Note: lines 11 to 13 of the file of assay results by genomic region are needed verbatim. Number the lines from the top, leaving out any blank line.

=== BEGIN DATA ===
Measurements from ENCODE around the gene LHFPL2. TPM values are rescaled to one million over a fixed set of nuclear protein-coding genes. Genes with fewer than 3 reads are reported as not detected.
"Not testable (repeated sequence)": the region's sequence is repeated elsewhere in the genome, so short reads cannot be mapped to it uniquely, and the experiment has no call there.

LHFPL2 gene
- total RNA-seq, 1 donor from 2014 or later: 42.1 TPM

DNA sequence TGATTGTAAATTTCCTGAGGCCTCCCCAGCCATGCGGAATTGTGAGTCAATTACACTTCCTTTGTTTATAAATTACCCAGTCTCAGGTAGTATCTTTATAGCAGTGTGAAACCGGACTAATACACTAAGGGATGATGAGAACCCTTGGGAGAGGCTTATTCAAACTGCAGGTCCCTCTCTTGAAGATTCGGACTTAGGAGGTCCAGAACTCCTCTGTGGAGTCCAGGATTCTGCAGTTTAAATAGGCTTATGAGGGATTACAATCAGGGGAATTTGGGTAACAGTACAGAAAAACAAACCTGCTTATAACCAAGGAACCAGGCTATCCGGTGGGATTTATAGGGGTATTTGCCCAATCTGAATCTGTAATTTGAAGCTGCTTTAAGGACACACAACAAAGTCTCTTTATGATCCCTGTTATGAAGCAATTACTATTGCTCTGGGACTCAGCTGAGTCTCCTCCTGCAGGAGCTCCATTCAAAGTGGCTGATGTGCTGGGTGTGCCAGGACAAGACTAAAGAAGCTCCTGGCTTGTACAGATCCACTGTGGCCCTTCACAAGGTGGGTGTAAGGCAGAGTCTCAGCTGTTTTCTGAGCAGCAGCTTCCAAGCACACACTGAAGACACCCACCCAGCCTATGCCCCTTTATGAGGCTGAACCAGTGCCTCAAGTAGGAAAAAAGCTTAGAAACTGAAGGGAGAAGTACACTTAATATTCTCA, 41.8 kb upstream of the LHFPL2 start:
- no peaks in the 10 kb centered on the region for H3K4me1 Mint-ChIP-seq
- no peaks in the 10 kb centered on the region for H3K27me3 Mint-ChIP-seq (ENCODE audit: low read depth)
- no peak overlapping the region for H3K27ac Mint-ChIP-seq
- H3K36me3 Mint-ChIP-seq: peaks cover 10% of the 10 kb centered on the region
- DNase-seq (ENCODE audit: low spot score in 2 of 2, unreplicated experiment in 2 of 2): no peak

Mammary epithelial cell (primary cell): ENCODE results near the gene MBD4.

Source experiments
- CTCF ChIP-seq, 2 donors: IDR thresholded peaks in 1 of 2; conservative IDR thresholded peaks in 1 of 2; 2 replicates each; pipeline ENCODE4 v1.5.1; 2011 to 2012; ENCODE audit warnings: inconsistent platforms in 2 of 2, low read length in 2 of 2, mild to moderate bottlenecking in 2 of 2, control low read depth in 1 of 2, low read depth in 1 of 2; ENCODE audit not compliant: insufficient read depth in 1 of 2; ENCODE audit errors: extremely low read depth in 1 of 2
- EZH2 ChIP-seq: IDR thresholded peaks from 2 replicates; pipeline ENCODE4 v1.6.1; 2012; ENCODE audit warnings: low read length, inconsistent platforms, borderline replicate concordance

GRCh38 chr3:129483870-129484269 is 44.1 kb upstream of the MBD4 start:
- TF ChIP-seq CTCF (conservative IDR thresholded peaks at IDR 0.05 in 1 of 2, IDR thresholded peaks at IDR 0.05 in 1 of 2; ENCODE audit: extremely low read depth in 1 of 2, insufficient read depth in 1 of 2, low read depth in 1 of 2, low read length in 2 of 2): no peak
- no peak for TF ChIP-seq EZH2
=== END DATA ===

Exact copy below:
Mammary epithelial cell (primary cell): ENCODE results near the gene MBD4.

Source experiments
- CTCF ChIP-seq, 2 donors: IDR thresholded peaks in 1 of 2; conservative IDR thresholded peaks in 1 of 2; 2 replicates each; pipeline ENCODE4 v1.5.1; 2011 to 2012; ENCODE audit warnings: inconsistent platforms in 2 of 2, low read length in 2 of 2, mild to moderate bottlenecking in 2 of 2, control low read depth in 1 of 2, low read depth in 1 of 2; ENCODE audit not compliant: insufficient read depth in 1 of 2; ENCODE audit errors: extremely low read depth in 1 of 2